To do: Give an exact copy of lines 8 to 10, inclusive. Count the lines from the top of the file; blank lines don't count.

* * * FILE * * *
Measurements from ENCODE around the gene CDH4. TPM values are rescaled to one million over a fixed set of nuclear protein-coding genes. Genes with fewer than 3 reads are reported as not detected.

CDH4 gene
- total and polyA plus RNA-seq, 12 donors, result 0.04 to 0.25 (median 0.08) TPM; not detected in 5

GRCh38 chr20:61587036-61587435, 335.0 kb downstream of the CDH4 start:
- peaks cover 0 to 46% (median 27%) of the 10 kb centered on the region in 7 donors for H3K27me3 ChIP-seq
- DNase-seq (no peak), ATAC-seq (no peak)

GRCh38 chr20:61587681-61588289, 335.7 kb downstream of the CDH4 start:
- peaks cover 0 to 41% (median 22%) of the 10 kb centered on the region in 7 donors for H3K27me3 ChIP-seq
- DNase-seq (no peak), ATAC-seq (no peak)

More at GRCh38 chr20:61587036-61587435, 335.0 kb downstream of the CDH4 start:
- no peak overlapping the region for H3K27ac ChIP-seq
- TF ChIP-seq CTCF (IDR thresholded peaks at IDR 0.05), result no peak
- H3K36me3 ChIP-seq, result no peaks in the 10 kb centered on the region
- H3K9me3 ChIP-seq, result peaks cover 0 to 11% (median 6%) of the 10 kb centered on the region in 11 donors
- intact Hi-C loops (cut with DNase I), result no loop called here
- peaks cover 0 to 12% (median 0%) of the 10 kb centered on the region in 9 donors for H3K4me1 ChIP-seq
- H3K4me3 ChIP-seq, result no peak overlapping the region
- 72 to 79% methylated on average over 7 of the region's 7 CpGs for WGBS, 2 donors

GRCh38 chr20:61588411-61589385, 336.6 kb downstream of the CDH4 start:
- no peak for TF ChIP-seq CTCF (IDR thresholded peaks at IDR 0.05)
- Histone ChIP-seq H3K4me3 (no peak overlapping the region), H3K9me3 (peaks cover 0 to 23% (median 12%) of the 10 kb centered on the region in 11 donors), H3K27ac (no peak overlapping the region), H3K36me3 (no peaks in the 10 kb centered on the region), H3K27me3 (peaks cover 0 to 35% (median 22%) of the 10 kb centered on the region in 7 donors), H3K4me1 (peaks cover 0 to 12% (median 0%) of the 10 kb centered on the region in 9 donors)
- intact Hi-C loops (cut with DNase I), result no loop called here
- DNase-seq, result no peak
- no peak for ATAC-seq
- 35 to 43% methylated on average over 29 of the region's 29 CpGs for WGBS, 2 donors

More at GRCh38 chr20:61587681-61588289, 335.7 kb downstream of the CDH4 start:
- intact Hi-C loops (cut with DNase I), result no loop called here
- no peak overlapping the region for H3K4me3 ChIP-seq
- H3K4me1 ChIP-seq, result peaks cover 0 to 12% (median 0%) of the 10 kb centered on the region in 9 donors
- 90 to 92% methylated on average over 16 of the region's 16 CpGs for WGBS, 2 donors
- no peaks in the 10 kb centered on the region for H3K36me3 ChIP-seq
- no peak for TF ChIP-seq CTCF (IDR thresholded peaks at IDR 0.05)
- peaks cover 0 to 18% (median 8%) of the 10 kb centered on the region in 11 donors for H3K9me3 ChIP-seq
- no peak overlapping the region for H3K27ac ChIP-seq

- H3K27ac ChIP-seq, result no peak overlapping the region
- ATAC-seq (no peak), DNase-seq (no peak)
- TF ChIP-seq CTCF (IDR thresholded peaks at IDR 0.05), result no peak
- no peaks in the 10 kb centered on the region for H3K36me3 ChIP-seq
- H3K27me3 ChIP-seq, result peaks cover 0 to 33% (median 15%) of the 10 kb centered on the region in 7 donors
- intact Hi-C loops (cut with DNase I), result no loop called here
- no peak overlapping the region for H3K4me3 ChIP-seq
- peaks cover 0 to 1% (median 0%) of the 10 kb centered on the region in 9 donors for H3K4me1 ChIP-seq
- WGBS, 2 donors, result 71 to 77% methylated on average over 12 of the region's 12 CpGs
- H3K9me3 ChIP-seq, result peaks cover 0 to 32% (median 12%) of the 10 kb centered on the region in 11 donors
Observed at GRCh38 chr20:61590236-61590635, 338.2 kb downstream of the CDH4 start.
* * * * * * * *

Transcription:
- peaks cover 0 to 41% (median 22%) of the 10 kb centered on the region in 7 donors for H3K27me3 ChIP-seq
- DNase-seq (no peak), ATAC-seq (no peak)

More at GRCh38 chr20:61587036-61587435, 335.0 kb downstream of the CDH4 start: